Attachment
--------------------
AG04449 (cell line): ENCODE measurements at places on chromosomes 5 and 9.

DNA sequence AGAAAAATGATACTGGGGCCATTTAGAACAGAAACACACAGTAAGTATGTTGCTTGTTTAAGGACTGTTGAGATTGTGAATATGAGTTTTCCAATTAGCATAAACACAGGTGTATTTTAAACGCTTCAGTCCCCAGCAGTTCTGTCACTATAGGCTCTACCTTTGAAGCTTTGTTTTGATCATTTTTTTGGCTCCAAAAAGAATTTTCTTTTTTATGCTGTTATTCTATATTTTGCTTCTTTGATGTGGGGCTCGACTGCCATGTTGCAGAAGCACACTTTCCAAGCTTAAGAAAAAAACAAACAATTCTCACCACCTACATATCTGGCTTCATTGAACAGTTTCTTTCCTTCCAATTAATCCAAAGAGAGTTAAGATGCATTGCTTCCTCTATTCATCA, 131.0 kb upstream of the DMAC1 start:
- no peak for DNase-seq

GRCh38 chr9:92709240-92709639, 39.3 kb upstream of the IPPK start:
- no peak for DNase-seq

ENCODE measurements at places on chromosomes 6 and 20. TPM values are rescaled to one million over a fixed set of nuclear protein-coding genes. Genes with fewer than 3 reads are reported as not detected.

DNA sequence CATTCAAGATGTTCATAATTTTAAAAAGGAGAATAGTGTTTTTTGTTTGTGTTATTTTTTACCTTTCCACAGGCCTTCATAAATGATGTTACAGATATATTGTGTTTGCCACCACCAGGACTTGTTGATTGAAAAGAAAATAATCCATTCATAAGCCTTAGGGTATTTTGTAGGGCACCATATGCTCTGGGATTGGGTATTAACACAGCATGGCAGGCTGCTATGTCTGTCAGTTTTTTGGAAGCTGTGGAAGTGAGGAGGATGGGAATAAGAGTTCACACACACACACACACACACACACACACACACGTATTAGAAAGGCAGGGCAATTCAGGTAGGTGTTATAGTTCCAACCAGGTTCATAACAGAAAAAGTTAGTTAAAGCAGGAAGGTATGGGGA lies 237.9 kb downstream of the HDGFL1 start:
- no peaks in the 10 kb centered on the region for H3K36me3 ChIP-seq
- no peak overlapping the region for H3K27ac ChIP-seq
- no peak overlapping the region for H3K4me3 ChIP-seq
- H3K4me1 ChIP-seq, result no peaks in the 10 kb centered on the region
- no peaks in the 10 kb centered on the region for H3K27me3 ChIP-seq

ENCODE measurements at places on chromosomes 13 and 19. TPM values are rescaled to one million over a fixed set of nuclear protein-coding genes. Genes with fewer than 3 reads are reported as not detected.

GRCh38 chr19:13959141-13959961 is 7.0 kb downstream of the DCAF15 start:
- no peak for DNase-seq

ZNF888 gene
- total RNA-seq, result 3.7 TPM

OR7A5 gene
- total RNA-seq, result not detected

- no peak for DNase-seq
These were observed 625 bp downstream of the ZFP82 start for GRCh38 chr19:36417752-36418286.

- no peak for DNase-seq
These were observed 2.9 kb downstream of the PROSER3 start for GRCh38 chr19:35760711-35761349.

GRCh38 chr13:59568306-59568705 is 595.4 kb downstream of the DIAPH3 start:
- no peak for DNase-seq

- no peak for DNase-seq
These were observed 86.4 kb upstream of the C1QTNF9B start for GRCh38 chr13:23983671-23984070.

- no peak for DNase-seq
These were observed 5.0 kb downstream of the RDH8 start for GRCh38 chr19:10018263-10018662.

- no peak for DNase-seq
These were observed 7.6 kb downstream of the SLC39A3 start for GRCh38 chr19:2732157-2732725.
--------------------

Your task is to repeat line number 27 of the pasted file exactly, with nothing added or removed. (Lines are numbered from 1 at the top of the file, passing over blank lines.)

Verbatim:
These were observed 86.4 kb upstream of the C1QTNF9B start for GRCh38 chr13:23983671-23984070.